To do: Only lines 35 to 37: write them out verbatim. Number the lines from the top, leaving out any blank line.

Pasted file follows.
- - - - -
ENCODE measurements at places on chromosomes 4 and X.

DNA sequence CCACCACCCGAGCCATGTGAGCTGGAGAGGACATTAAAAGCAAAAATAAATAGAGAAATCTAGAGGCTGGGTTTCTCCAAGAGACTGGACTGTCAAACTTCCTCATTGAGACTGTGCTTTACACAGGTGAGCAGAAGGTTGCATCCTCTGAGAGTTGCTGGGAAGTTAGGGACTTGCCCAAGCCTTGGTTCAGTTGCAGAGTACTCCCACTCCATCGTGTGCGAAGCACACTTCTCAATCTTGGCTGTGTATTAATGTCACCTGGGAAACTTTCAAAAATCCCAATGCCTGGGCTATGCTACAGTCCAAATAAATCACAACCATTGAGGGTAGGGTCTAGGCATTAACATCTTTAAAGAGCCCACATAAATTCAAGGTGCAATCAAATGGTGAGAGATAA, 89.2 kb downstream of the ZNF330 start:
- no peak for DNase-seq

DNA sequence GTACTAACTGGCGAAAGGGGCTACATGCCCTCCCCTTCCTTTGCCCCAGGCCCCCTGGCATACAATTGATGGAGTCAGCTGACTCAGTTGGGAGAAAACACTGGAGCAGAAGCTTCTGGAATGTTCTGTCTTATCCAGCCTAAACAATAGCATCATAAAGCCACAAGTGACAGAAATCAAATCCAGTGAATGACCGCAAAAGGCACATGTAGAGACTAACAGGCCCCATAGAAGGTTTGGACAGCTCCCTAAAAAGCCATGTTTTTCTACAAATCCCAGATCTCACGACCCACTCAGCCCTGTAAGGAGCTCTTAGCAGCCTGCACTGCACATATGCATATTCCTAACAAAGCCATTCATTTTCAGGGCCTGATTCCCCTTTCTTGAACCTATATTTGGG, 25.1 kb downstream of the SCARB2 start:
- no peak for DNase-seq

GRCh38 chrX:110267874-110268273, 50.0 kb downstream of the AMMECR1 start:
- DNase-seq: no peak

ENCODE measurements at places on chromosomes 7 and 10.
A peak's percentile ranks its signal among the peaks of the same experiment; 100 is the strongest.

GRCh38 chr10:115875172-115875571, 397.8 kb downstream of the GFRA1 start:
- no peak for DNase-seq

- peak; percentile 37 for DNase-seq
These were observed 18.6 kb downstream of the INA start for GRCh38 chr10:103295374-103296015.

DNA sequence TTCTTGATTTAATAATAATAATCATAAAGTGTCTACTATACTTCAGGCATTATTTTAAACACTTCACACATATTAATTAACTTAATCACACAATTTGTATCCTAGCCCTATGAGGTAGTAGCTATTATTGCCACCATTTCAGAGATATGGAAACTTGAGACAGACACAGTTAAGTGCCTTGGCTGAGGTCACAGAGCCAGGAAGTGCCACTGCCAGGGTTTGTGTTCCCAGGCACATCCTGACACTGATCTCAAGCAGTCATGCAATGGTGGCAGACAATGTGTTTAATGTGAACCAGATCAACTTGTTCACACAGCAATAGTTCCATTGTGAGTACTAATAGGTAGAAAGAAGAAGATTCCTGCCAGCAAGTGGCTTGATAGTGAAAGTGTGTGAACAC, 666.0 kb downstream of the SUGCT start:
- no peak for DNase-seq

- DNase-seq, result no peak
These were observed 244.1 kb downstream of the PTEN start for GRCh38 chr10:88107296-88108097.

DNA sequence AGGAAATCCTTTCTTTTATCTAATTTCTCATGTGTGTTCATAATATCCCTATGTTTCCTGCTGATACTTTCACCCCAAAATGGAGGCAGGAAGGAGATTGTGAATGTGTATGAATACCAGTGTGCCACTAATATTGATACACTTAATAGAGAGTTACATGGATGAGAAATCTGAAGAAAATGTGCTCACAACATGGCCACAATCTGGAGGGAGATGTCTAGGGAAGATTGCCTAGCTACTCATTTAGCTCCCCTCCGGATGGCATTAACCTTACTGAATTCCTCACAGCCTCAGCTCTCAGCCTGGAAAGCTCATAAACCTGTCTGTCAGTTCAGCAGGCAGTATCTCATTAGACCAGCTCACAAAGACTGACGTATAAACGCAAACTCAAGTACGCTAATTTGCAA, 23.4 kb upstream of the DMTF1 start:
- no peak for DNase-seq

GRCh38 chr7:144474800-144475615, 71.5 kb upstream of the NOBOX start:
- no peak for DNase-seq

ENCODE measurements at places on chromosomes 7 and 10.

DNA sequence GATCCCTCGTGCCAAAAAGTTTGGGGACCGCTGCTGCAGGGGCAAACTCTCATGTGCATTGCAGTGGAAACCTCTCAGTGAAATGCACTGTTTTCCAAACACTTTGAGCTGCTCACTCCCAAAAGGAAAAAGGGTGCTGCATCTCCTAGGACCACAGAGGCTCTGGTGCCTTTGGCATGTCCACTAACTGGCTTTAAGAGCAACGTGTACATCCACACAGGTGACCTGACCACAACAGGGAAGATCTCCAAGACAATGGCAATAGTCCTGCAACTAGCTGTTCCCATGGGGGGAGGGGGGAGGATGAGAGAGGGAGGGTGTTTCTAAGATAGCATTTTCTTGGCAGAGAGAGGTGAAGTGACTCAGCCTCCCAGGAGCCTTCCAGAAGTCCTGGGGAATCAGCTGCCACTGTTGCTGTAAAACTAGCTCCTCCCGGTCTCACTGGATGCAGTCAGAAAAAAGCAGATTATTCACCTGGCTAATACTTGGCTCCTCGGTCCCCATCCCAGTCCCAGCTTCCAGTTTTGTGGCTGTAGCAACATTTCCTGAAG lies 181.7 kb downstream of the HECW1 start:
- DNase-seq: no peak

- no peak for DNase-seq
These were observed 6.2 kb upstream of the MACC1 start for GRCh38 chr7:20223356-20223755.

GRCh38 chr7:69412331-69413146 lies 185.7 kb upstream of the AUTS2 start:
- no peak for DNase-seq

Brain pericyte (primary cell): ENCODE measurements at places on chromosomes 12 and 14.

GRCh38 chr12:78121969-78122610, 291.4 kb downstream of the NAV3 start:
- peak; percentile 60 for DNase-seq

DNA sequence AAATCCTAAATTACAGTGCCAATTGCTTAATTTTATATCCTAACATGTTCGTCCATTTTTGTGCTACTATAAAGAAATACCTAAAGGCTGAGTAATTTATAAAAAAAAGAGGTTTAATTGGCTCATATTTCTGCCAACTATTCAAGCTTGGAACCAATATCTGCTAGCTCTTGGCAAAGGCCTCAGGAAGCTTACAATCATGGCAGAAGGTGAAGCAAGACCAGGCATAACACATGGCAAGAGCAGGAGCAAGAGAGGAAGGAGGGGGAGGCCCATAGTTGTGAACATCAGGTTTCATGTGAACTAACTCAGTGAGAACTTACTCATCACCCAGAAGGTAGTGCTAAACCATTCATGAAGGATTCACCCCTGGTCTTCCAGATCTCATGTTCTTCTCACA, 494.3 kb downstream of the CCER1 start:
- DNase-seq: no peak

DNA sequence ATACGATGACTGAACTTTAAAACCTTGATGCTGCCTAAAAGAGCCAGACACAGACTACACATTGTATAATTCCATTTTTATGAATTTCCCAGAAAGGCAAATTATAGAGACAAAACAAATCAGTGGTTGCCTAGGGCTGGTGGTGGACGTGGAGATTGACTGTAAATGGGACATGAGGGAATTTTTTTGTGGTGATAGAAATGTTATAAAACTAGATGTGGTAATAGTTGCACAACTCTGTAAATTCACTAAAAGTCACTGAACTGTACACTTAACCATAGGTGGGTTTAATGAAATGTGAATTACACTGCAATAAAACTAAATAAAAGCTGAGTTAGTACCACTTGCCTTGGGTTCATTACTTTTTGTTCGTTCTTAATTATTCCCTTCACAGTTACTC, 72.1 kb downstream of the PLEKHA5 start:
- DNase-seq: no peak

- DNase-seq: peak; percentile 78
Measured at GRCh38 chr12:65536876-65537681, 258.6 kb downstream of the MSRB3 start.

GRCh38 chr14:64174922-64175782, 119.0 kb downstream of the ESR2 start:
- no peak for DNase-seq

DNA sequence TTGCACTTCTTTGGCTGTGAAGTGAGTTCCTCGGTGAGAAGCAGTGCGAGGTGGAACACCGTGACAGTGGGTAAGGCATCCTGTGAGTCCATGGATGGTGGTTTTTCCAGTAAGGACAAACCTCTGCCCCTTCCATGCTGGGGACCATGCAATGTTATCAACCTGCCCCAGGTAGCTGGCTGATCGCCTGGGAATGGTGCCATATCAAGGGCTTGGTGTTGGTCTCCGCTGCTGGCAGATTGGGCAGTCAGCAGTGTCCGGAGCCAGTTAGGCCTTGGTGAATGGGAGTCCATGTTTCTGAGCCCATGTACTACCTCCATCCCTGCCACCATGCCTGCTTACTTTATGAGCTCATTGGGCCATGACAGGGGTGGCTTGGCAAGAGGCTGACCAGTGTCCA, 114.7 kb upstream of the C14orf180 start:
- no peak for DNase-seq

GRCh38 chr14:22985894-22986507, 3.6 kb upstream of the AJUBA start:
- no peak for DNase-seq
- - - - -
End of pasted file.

- DNase-seq: no peak

- DNase-seq: peak; percentile 78
Measured at GRCh38 chr12:65536876-65537681, 258.6 kb downstream of the MSRB3 start.